As shown in FIGS. 17-21, a modified side opening 112 in accordance with the present invention may also be used on multiple lumen catheters; including the double lumen catheter 110 of the type shown and described herein. Like numbers have been added to like members which are more fully described above. In this embodiment, the catheter 110 includes a septum 114 which separates first and second lumens, 116 and 118, respectively. If the catheter 110 is used for hemodialysis, the first and second lumens 116 and 118 preferably function similar to the blood return and blood intake lumens 26 and 24 of the embodiment described above. FIGS. 17 and 18 show the side opening 112 of the present embodiment in communication with the second lumen 118. As shown in FIGS. 19 and 21, the first and second lumens 116 and 118 are formed by the septum 114 and the sidewall 120 of the catheter 110. In these embodiments, the septum 114 is generally straight or planar and extends along the interior of the catheter 110 to bisect the sidewall 120 of the catheter 110 such that the first and second lumens, 116 and 118 are generally of equal cross sectional area.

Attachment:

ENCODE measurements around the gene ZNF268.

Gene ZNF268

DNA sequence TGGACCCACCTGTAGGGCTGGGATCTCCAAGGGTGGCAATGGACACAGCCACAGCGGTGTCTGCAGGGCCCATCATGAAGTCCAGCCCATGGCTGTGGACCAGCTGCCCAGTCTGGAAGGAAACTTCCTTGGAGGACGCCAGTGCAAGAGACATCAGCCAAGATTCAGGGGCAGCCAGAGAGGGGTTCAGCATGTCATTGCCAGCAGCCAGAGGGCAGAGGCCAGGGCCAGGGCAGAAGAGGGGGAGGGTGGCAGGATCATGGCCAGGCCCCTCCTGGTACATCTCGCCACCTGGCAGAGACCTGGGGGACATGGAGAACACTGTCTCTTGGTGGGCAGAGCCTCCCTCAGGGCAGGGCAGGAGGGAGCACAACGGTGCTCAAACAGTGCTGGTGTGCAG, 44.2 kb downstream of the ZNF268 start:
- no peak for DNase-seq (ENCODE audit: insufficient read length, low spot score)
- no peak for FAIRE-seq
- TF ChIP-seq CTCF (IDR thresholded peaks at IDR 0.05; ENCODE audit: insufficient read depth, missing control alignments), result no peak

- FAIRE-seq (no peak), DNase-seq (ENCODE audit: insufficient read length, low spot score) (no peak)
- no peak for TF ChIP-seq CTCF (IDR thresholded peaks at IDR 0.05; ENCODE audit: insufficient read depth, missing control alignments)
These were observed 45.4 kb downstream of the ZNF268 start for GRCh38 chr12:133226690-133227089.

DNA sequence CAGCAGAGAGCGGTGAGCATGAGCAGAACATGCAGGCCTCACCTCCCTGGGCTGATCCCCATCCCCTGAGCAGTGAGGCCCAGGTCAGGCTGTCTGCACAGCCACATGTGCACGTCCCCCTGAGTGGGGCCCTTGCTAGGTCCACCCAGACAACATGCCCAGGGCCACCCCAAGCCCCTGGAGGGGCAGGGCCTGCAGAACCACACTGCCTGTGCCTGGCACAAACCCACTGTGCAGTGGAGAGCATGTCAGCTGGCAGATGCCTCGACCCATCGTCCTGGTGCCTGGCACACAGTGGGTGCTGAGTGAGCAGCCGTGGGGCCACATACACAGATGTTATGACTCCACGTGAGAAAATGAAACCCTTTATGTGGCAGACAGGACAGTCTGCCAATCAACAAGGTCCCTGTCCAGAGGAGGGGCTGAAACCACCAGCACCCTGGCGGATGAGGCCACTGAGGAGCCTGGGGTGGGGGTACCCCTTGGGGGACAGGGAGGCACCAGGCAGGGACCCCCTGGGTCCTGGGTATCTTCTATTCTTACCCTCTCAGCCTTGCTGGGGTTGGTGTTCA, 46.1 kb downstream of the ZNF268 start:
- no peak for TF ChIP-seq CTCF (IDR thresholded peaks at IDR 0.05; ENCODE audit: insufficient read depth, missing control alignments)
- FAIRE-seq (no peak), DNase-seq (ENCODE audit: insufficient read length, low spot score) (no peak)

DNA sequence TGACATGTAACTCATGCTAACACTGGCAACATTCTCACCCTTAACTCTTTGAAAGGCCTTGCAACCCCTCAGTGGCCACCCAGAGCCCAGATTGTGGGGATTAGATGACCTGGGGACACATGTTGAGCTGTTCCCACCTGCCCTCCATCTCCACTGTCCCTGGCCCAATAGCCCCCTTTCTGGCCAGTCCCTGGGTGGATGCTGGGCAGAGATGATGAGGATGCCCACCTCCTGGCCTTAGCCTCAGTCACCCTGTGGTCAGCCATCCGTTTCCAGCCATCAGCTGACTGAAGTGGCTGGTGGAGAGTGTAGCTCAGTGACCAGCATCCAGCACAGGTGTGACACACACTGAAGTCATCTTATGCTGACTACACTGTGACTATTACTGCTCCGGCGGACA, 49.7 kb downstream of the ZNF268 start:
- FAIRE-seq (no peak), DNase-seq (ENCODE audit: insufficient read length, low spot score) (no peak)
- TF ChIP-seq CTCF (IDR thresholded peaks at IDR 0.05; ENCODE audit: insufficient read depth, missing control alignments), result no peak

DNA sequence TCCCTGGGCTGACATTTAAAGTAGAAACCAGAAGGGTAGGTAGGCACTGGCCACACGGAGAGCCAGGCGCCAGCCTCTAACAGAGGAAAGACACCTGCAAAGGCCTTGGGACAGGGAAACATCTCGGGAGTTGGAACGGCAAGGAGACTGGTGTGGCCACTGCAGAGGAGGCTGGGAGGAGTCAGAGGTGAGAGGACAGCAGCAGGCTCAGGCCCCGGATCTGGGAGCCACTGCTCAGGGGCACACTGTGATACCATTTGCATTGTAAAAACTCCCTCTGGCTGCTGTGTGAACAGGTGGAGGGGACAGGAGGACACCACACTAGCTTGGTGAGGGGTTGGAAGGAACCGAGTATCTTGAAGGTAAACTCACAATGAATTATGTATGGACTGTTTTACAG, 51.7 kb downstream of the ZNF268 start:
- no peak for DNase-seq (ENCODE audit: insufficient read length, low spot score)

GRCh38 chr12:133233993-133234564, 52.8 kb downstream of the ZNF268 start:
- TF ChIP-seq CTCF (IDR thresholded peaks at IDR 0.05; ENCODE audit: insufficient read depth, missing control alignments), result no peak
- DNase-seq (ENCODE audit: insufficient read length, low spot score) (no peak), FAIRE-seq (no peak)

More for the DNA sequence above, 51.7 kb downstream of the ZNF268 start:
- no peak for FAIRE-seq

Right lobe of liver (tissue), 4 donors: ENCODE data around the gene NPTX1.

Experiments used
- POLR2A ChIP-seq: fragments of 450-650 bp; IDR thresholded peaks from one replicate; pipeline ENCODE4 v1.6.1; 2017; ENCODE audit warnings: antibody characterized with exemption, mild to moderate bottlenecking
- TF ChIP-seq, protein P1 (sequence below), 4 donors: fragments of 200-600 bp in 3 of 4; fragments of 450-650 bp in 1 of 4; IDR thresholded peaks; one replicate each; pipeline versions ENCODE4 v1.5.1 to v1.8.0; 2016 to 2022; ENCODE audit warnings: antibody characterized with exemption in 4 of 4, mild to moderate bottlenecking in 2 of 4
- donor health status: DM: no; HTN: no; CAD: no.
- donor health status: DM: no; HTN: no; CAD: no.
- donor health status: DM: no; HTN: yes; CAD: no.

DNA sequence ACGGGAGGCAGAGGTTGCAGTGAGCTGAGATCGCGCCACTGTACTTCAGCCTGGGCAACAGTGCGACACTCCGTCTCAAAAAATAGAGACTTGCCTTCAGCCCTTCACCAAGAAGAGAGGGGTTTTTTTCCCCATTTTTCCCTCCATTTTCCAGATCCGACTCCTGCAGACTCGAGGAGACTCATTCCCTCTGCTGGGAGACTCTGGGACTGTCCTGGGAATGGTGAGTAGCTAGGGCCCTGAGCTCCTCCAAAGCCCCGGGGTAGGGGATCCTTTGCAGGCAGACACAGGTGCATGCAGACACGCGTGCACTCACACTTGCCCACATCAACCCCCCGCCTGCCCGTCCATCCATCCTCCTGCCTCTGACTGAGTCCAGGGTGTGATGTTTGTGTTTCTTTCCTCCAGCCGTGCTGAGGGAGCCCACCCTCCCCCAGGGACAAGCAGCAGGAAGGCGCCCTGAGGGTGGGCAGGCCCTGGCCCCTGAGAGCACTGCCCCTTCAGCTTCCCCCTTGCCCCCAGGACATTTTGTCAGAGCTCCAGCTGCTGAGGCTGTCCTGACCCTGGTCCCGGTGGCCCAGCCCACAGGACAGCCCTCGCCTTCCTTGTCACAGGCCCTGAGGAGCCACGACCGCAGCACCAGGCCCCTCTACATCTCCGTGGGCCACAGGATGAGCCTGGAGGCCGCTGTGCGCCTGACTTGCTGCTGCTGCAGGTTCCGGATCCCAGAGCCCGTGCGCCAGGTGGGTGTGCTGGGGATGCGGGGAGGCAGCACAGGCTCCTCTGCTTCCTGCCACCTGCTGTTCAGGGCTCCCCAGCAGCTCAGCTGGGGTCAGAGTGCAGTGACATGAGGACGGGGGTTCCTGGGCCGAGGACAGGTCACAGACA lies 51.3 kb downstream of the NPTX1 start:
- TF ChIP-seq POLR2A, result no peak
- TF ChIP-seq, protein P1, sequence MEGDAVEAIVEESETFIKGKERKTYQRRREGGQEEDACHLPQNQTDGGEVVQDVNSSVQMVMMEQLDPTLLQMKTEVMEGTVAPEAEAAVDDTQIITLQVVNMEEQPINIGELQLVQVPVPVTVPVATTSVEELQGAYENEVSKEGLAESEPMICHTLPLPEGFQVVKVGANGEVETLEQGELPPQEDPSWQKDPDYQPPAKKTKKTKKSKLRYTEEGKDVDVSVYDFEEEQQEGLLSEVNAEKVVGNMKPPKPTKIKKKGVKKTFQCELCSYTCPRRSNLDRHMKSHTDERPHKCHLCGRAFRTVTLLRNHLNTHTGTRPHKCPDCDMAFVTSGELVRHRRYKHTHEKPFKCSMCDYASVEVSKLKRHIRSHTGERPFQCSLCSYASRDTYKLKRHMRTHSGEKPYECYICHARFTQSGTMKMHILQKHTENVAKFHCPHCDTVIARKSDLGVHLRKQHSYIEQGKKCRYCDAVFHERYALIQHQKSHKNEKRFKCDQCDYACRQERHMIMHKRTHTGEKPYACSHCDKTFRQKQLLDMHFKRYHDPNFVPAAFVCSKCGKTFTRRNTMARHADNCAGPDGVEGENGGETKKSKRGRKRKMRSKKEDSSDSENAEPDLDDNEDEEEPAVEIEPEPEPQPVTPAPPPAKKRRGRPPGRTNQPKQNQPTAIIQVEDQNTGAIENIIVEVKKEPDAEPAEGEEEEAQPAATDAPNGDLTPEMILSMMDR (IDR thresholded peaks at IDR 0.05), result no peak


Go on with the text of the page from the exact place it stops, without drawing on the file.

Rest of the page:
The side opening 112 of this embodiment preferably extends between about 40 degrees and 180 degrees and more preferably up to about 180 degrees around the circumference of the catheter. The side opening 112 includes a first side 122 is located adjacent to the intersection of the septum 114 and the sidewall 120 of the catheter 110. As with the prior embodiment, the first side 74 is preferably located on the proximal side of the side opening 112 at a preferred angle of about 30 degrees from the longitudinal axis of the catheter 110.